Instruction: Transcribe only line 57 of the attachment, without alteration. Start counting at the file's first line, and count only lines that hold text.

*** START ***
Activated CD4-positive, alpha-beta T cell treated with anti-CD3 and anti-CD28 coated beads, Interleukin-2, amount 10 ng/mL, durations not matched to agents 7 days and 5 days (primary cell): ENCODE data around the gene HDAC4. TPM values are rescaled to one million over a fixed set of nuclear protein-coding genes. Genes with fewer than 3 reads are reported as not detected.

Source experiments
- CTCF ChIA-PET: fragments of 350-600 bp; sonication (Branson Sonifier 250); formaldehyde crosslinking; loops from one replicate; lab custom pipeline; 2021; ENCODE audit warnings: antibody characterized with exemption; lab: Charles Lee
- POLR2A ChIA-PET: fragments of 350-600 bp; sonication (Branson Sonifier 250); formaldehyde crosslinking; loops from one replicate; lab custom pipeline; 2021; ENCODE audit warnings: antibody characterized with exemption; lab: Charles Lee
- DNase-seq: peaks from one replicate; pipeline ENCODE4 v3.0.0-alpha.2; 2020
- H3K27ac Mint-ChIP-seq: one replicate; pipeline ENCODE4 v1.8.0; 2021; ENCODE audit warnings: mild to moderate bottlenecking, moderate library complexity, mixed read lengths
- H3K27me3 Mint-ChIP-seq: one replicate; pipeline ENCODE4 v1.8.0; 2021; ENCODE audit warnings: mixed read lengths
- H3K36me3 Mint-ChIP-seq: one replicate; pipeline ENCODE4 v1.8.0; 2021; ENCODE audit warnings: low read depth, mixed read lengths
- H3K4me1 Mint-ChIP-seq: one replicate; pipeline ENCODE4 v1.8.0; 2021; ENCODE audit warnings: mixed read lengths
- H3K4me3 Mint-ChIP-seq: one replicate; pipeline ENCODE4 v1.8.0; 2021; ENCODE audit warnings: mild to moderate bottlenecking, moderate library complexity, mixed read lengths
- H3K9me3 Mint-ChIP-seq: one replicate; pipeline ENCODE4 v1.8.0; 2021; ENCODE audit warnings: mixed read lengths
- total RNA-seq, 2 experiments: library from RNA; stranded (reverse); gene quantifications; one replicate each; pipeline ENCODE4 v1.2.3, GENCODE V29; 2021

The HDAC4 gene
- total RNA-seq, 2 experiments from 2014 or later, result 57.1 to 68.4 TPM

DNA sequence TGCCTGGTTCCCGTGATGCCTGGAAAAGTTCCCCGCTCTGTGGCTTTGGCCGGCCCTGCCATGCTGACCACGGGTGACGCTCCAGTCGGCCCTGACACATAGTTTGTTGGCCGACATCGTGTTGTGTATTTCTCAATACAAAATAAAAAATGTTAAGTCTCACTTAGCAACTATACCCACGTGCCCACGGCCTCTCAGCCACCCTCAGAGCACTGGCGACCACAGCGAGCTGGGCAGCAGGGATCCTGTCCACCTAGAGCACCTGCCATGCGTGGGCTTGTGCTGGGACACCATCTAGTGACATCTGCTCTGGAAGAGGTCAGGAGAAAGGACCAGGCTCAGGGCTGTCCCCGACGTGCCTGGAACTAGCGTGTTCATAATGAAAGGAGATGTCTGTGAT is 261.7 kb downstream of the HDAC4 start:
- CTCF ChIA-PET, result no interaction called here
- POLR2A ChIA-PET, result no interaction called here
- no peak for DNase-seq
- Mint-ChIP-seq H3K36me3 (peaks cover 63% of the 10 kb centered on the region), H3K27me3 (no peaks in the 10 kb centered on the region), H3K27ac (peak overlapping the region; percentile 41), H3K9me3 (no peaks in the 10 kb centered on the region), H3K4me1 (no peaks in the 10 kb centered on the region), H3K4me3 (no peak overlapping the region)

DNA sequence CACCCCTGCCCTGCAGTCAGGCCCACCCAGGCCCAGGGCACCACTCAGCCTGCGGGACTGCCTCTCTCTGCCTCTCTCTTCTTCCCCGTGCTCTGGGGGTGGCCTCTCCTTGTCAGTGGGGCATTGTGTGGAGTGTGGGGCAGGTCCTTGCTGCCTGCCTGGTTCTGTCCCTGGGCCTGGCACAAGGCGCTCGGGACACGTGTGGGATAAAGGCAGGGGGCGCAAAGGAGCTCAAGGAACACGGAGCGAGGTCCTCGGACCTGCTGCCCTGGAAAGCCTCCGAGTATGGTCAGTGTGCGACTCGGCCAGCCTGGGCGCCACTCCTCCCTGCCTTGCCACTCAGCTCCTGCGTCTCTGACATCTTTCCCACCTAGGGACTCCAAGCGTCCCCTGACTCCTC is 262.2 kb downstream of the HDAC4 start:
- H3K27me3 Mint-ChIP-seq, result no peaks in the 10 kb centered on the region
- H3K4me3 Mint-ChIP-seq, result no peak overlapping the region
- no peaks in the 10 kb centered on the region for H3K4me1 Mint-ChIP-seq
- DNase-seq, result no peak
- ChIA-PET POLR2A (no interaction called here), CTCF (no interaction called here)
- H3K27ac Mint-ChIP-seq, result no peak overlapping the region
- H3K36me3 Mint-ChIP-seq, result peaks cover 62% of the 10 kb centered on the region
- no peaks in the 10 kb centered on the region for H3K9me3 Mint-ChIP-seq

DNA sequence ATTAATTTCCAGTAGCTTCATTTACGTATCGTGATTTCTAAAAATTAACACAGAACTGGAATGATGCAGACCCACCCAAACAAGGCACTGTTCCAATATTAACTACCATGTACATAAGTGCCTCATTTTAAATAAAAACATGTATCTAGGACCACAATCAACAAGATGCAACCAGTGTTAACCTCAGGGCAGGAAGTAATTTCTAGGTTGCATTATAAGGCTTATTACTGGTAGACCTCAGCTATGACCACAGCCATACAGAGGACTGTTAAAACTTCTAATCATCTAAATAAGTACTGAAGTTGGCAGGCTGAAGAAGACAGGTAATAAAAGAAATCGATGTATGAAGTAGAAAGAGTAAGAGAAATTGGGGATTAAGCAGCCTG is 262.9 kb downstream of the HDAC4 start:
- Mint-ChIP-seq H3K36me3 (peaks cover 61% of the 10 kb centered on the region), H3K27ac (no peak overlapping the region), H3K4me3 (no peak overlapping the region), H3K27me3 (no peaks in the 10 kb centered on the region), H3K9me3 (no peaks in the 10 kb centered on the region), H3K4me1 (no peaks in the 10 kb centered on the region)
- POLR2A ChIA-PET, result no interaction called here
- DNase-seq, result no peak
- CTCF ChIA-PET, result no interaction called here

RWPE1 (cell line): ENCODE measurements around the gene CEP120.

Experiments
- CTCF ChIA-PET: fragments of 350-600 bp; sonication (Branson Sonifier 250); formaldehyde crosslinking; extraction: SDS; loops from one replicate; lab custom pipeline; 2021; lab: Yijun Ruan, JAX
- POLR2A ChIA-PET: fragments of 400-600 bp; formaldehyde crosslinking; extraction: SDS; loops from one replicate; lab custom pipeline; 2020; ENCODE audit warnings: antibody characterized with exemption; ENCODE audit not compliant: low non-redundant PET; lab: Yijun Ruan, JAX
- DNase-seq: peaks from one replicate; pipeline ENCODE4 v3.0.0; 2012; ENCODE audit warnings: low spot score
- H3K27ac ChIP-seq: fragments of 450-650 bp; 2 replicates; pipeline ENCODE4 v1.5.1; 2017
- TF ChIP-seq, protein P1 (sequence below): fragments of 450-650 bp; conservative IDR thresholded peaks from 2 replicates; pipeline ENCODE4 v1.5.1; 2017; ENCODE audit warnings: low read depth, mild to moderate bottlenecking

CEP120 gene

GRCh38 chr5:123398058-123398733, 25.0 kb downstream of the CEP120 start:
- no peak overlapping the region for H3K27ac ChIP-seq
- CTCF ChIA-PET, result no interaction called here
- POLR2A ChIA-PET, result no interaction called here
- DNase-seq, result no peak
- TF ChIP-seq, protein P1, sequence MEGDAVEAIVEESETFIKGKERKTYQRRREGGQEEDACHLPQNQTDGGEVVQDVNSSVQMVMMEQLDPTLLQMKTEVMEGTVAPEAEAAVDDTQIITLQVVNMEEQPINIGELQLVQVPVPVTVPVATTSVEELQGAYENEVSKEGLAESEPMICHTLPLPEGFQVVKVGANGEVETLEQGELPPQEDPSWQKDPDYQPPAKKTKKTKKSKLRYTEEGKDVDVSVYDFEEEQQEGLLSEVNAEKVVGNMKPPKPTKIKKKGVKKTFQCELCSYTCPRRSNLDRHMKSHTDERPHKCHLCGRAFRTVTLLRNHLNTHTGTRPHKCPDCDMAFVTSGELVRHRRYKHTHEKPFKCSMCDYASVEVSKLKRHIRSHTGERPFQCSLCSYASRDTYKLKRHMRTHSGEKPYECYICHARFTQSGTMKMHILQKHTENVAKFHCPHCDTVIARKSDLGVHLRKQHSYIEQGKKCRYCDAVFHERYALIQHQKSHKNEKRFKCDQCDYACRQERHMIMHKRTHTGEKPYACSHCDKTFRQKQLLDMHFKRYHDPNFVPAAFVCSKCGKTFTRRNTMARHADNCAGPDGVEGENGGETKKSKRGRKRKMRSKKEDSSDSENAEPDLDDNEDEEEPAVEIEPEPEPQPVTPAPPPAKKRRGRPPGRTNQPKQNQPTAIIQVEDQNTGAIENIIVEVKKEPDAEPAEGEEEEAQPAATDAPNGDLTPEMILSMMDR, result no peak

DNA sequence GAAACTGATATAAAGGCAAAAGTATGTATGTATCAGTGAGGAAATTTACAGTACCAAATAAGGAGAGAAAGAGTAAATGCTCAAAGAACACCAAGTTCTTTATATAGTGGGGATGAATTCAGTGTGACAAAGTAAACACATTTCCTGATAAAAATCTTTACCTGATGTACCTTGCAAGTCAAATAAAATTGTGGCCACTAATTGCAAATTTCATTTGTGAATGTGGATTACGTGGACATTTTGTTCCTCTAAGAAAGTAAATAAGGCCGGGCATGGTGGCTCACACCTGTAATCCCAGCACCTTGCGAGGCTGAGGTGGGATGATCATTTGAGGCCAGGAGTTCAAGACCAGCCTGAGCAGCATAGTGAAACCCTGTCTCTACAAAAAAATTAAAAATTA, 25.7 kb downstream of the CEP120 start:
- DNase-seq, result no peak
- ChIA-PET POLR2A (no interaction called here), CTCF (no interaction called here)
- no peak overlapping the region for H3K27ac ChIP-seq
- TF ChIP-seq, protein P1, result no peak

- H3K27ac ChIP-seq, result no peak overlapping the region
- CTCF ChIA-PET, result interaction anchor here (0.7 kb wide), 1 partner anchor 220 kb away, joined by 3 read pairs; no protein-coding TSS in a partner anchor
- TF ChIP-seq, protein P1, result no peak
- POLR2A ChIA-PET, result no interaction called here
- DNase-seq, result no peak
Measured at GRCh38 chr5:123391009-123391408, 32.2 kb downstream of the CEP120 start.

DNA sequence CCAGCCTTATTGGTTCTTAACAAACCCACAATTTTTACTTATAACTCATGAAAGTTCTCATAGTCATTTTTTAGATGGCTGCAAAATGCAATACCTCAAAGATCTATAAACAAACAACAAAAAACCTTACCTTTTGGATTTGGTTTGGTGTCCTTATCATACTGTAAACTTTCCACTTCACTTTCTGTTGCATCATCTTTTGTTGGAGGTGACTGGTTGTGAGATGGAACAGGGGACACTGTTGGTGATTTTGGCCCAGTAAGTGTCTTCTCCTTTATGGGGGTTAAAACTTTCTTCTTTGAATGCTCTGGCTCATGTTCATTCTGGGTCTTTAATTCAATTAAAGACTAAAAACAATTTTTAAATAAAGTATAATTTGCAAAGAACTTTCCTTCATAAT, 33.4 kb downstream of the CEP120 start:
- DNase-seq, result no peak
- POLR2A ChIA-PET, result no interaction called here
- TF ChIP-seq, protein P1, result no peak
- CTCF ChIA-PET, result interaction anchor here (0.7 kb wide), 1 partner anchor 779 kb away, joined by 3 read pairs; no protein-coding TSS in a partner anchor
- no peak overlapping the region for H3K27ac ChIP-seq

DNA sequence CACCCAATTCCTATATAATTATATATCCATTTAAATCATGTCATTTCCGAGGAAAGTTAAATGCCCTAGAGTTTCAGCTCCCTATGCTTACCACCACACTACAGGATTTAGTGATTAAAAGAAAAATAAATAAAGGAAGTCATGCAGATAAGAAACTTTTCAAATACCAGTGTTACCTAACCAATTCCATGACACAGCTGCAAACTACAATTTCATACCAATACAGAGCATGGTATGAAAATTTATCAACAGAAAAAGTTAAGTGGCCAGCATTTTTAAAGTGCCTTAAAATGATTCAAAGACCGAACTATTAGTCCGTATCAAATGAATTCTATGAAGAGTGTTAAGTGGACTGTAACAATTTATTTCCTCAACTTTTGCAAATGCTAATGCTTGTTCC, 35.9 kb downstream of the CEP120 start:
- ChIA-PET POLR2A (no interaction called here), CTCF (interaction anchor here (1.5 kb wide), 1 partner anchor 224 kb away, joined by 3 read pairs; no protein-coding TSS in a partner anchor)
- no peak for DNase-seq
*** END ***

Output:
- DNase-seq, result no peak